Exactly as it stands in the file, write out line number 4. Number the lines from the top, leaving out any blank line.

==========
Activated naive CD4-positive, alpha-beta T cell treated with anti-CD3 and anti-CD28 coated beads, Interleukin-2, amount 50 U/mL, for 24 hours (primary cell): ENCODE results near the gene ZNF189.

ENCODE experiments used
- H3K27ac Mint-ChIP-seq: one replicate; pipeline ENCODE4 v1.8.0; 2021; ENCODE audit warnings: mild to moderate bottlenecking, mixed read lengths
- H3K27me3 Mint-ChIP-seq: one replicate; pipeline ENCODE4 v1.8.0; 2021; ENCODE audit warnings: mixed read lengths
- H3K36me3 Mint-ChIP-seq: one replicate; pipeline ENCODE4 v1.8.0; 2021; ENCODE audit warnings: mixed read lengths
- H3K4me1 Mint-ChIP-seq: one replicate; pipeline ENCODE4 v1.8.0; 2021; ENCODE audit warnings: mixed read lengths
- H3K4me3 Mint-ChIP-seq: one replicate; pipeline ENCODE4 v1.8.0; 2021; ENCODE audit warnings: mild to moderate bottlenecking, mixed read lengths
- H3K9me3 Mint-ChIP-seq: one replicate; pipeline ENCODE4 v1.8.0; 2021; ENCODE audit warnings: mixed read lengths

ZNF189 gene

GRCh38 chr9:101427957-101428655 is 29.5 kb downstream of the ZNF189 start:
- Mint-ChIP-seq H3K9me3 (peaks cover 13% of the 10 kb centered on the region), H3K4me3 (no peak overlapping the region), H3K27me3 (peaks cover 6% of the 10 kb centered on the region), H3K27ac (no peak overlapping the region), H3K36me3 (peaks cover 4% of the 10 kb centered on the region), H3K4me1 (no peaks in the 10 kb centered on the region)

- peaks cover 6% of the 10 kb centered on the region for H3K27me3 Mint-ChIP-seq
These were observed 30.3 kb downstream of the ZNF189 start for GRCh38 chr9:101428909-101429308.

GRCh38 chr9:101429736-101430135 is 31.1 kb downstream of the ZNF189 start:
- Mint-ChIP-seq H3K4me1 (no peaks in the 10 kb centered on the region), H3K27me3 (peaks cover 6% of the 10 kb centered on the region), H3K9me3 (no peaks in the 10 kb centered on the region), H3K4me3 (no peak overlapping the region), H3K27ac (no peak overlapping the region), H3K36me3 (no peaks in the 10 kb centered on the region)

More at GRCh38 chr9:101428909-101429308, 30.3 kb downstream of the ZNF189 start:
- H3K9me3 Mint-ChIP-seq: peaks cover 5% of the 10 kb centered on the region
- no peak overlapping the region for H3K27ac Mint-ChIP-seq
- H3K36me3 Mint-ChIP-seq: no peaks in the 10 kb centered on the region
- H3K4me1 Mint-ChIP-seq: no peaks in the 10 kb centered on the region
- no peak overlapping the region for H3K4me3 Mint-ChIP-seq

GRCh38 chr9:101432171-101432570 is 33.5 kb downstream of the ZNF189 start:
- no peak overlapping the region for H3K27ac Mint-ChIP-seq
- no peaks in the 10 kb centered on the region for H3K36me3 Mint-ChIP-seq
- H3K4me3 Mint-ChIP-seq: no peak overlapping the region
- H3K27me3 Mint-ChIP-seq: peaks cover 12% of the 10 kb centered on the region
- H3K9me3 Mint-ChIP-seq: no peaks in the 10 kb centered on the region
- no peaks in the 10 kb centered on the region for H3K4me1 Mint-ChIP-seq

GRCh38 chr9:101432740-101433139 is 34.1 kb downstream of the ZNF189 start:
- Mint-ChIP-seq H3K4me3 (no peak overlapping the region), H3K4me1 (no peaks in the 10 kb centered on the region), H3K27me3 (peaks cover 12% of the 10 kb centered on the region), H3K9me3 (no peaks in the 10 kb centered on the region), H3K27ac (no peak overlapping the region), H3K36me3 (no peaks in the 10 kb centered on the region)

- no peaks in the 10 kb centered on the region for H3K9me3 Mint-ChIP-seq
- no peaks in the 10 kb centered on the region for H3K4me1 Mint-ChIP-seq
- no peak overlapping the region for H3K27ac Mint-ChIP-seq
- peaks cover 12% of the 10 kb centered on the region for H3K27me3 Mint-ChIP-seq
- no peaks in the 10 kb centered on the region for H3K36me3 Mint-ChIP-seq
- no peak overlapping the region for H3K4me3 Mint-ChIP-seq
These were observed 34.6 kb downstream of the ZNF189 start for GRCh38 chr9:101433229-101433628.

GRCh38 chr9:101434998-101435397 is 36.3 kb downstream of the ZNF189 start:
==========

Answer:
- H3K27me3 Mint-ChIP-seq: one replicate; pipeline ENCODE4 v1.8.0; 2021; ENCODE audit warnings: mixed read lengths